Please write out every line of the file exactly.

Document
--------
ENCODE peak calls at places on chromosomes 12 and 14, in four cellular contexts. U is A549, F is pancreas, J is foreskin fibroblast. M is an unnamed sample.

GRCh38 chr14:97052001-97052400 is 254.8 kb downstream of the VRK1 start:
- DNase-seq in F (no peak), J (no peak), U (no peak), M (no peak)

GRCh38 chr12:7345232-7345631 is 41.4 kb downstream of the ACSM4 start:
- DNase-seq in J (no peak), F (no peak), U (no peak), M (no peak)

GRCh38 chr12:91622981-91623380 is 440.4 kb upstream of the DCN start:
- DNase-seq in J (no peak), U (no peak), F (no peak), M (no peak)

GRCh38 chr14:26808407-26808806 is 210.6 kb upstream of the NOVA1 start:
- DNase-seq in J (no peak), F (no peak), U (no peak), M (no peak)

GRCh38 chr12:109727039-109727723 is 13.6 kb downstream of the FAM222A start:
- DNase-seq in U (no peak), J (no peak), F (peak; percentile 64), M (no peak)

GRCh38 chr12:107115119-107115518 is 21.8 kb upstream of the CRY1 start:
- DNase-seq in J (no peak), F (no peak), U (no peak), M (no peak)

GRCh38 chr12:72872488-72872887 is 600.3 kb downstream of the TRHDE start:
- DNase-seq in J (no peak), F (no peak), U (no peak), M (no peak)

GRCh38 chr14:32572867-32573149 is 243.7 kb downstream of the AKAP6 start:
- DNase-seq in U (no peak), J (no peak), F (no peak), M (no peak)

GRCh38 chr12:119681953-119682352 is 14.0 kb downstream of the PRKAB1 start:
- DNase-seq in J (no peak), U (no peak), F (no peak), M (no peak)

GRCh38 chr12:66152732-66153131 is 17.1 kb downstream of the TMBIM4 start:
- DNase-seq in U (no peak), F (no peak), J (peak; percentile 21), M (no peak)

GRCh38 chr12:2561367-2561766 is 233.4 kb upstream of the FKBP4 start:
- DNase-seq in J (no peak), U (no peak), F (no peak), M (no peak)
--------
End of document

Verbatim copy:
ENCODE peak calls at places on chromosomes 12 and 14, in four cellular contexts. U is A549, F is pancreas, J is foreskin fibroblast. M is an unnamed sample.

GRCh38 chr14:97052001-97052400 is 254.8 kb downstream of the VRK1 start:
- DNase-seq in F (no peak), J (no peak), U (no peak), M (no peak)

GRCh38 chr12:7345232-7345631 is 41.4 kb downstream of the ACSM4 start:
- DNase-seq in J (no peak), F (no peak), U (no peak), M (no peak)

GRCh38 chr12:91622981-91623380 is 440.4 kb upstream of the DCN start:
- DNase-seq in J (no peak), U (no peak), F (no peak), M (no peak)

GRCh38 chr14:26808407-26808806 is 210.6 kb upstream of the NOVA1 start:
- DNase-seq in J (no peak), F (no peak), U (no peak), M (no peak)

GRCh38 chr12:109727039-109727723 is 13.6 kb downstream of the FAM222A start:
- DNase-seq in U (no peak), J (no peak), F (peak; percentile 64), M (no peak)

GRCh38 chr12:107115119-107115518 is 21.8 kb upstream of the CRY1 start:
- DNase-seq in J (no peak), F (no peak), U (no peak), M (no peak)

GRCh38 chr12:72872488-72872887 is 600.3 kb downstream of the TRHDE start:
- DNase-seq in J (no peak), F (no peak), U (no peak), M (no peak)

GRCh38 chr14:32572867-32573149 is 243.7 kb downstream of the AKAP6 start:
- DNase-seq in U (no peak), J (no peak), F (no peak), M (no peak)

GRCh38 chr12:119681953-119682352 is 14.0 kb downstream of the PRKAB1 start:
- DNase-seq in J (no peak), U (no peak), F (no peak), M (no peak)

GRCh38 chr12:66152732-66153131 is 17.1 kb downstream of the TMBIM4 start:
- DNase-seq in U (no peak), F (no peak), J (peak; percentile 21), M (no peak)

GRCh38 chr12:2561367-2561766 is 233.4 kb upstream of the FKBP4 start:
- DNase-seq in J (no peak), U (no peak), F (no peak), M (no peak)